* surging with angela narciso torres

Reading through Angela Narciso Torres’s poetry collection Blood Orange, I was moved again and again by the way moments of attention and detail are hinged in such way to the line as to create a visceral reaction, a blur of image and meaning that shifts the act of reading poetry beyond merely running eyes over text.

In this week’s poem, “Ironing Woman,” the memory of being with someone as they work is delivered in rich, physical detail. What makes the details sing is how the poet handles the pacing throughout. There is a move repeated between stanza breaks, for example, that is later followed through the poem’s final image. The broken sentence at the end of the first stanza delivers its wisdom via white space and suspense; white space enters again between the second and third stanza to let the word “Slowly” linger in the reader’s mind so that the movement between the image before and the image after carry significant weight and presence. This movement of presence and resonance comes to a stunning flourish in the final image, which moves from the interior of the room to an image of ” a gull’s shadow / over the surging sea.”

This final image of shadow tied strictly to the sea mirrors the ironing woman’s stare and delivers the reality of how work ties itself to who we are, whether through physical or psychic memory.


Ironing Woman – Angela Narciso Torres

Afternoons I’d lie on her woven mat
of lemongrass and burnt leaves,
listening to tales of spurned love
on her bright-yellow transistor radio.
From her I learned what the old wives knew —

never to wash after ironing. Propelling
the gleaming prow across the ripples
of my father’s shirt, she’d tell how the iron
gnarled her wrists, once smooth as bamboo.
How the steaming metal twisted
her veins, brought on “the shakes.”
When I saw the serpentine rivers
on her arms, I knew this was true. Slowly

she’d raise both hands to show how
they trembled like maidenhair ferns
before a storm. Turning to her work,
her eyes reclaimed their stare
as though tracing a gull’s shadow
over the surging sea.


Happy surging!


* moody mooning with stafford & gilbert

If you were a scientist, if you were an explorer who had been to the moon. . . What you said would have the force of that accumulated background of information; and any mumbles, mistakes, dithering, could be forgiven . . . But a poet – whatever you are saying, and however you are saying it, the only authority you have builds from the immediate performance, or it does not build. The moon you are describing is the one you are creating.  From the very beginning of your utterance you are creating your own authority.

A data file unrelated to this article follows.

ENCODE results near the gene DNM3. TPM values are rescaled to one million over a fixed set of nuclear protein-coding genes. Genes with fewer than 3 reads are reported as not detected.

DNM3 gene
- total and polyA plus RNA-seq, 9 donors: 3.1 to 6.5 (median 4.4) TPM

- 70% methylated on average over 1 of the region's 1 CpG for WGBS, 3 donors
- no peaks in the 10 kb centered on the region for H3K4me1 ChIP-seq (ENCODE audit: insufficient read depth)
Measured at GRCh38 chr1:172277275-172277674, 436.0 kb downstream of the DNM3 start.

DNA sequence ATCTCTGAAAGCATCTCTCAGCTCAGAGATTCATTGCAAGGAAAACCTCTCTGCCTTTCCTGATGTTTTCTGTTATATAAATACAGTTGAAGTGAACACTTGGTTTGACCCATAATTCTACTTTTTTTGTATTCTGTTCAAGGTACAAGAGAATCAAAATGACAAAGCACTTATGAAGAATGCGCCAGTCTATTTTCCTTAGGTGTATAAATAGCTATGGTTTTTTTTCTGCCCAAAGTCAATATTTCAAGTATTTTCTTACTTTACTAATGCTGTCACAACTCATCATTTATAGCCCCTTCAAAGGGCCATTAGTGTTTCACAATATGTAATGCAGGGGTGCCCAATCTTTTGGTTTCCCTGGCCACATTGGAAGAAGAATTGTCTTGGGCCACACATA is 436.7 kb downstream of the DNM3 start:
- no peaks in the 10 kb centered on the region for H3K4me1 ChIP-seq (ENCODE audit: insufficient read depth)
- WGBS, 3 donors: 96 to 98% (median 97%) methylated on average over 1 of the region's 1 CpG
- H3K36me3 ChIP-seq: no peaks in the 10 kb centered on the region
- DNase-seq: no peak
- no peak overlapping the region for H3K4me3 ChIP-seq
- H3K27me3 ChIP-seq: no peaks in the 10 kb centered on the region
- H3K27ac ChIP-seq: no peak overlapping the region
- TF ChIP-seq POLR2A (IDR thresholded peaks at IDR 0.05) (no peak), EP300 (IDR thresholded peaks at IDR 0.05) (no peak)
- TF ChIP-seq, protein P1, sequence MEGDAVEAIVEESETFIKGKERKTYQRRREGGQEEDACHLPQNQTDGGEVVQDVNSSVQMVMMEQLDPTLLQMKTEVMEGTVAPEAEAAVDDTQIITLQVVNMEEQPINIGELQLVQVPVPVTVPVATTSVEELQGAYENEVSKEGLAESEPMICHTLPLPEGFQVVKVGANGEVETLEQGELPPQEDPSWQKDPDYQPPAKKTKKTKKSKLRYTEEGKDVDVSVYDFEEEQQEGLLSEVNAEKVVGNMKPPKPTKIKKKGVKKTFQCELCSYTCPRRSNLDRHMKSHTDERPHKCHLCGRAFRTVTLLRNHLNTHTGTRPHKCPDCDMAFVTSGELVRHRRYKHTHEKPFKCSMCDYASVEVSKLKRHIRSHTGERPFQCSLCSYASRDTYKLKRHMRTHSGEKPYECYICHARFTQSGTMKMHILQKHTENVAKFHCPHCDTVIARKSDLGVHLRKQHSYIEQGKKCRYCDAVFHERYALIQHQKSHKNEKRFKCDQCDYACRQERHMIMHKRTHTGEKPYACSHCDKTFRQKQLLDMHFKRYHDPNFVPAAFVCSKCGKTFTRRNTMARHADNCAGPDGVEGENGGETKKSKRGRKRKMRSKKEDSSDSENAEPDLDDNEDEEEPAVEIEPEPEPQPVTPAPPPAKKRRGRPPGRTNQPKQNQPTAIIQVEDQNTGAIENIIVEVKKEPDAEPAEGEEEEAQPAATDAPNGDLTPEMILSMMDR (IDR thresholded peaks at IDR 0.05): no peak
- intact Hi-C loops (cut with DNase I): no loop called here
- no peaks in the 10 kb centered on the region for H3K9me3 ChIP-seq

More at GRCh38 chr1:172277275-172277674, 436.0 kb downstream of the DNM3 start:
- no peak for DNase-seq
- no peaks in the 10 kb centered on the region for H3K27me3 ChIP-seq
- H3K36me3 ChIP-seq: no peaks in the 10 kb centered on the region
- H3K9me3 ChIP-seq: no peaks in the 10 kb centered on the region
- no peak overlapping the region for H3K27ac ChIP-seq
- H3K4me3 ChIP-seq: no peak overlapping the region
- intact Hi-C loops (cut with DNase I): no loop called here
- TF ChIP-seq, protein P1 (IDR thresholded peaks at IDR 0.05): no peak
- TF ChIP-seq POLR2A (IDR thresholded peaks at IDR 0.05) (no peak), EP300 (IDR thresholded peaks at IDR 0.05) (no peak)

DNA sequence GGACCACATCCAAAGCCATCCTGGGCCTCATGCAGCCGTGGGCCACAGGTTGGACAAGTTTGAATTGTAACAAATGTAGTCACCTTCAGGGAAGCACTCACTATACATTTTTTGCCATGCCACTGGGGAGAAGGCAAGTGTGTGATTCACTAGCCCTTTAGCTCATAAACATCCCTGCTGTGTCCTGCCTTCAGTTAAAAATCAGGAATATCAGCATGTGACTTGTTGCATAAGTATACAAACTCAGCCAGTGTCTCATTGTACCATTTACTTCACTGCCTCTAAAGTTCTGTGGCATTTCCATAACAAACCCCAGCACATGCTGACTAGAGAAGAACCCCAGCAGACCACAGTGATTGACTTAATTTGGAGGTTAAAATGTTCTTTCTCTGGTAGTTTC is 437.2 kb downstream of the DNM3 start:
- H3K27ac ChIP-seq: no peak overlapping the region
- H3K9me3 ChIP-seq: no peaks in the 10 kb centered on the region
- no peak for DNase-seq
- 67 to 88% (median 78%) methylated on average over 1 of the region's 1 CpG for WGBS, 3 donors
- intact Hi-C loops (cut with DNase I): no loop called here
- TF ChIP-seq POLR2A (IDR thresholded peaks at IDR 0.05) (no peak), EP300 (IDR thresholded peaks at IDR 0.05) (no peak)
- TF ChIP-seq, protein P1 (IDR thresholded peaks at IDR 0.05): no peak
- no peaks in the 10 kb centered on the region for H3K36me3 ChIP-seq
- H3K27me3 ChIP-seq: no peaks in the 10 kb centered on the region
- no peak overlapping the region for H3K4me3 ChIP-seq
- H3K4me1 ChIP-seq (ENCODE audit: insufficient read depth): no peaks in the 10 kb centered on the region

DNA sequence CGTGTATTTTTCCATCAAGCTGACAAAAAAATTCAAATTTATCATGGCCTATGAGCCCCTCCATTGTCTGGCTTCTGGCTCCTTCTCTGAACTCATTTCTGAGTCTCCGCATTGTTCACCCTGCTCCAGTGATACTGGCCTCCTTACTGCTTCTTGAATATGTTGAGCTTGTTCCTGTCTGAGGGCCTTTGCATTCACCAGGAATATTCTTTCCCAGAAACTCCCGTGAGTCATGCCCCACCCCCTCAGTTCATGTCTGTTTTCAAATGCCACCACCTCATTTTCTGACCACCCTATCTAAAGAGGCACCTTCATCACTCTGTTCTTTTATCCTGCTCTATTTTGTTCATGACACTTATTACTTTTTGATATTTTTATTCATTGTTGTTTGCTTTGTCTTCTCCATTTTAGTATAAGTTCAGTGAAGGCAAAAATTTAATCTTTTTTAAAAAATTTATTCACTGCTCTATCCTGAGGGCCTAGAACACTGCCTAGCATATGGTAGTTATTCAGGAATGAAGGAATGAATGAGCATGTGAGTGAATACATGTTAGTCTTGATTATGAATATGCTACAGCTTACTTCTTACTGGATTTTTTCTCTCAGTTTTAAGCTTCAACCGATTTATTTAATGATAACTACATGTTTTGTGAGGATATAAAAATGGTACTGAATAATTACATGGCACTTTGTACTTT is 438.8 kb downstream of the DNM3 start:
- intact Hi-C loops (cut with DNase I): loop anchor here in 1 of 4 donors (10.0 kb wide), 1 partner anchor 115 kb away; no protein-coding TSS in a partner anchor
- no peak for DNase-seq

(William Stafford)

trojanLast Friday, I had the pleasure of talking at Foy H. Moody High School (Go Trojans!), the high school I graduated from in Corpus Christi, Texas. My talk was structured around the above quote from William Stafford and the idea of writing as performance. Along with reading poems about the moon, I provided students with index cards where they could try their hand at describing/creating the moon. Here’s one that a student, Ashley, was kind enough to allow me to share here:

It makes me want to swallow
my tears, it makes me believe
I can forget my fears.
It gives me hope.

One of the things that moves me about this young poet’s lyric is how it reaches out to a similar sentiment as the Izumi Shikibu tanka I shared last week. Both lyrics set the solitary figure of the moon against the solitude of the self and work out of that tension a feeling of hope. Truly inspiring!

As part of my visit, I donated copies of Corpus Christi OctavesReasons (not) to Dance, and Everything We Think We Hear to the library. As I made my way through readings from Reasons and Everything, I found the moon popping up over and over again in the poems, serendipitously chiming along with the framework of my talk. It was one of those happy accidents that happen while teaching that, in a way, show your intuition paying off.

When a student asked why I thought the moon came up in the poems so much, I surprised myself again by sharing that it might have something to do with having shared a room as a child with my mother. She would work late nights, and often I would stay awake in bed staring out the window. And most nights the moon was there; when not, then the stars.

Looking back on this moment, I can’t help thinking about the following poem by Jack Gilbert, where he gives his own moon-reasoning:

Secrets of Poetry – Jack Gilbert

People complain about too many moons in my poetry.
Even my friends ask why I keep putting in the moon.
And I wish I had an answer like when Archie Moore
was asked by a reporter in the dressing room
after the fight, “Why did you keep looking in
his eyes, Archie? The whole fight you were
looking in his eyes.” And old Archie Moore said,
“Because the eyes are the windows to the soul, man.”

* mirrors to the sol *

Another “wish I could back and share” thought: It completely slipped my  mind that in the Octaves I have the following poem where I riff and hold conversation with the Stafford quote. I share it here in the spirit of belatedness:

The moon you are describing is the one you are creating
– William Stafford

How many moons between us, friend?
I meet you under circumstances
bad and good: bad, because you’re not here,
good, because I get to listen

and hear the moon you’d have me see.
Moon of my own efforts: where to start?
My questions? What are questions? Tonight,
the moon is in the shape of one.


Special thanks to Simon Rios and Melissa Yanez of Moody for helping set up the talks! Thanks also to Ashley, Marcos, and all the other students who participated in the talk about the moon!

Happy lunaring!



* refreshing via lisel mueller